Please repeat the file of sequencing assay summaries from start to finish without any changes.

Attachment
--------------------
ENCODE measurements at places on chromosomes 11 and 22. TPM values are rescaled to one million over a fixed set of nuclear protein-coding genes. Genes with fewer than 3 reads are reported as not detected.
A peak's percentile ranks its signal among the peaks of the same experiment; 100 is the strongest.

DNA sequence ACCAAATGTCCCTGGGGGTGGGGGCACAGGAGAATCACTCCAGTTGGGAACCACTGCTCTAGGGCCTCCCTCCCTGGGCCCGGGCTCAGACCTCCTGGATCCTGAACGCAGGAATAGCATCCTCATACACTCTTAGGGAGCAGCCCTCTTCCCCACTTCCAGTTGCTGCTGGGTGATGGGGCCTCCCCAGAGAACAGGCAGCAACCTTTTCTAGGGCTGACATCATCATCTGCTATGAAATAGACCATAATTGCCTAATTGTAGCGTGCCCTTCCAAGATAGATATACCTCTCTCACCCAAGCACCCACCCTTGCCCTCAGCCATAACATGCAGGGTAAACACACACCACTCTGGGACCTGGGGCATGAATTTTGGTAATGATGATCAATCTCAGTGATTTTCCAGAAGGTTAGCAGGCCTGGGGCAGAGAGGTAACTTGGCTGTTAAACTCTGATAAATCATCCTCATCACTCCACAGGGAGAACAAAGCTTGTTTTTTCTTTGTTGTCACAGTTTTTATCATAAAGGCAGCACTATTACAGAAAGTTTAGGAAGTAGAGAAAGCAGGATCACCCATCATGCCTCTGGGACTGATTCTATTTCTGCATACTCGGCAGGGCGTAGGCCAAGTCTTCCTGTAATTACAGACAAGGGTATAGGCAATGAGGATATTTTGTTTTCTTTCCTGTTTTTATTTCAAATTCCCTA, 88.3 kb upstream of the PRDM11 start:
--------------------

ENCODE measurements at places on chromosomes 11 and 22. TPM values are rescaled to one million over a fixed set of nuclear protein-coding genes. Genes with fewer than 3 reads are reported as not detected.
A peak's percentile ranks its signal among the peaks of the same experiment; 100 is the strongest.

DNA sequence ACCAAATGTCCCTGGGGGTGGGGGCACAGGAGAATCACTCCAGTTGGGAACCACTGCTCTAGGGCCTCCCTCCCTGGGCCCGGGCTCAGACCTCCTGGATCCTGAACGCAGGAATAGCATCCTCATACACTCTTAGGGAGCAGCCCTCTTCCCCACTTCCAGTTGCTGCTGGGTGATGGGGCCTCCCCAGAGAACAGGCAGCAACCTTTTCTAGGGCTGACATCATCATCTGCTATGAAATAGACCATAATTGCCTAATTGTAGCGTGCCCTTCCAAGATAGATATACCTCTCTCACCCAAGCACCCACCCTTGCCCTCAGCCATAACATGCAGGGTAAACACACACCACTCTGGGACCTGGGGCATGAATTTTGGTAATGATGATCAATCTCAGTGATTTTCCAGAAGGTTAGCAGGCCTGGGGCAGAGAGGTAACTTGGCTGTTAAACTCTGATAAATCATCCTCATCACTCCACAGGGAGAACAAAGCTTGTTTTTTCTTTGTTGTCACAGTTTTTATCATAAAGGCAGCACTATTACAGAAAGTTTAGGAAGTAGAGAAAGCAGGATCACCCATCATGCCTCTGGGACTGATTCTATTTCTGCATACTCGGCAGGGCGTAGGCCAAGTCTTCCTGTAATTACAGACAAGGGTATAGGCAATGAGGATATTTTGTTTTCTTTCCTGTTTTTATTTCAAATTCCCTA, 88.3 kb upstream of the PRDM11 start: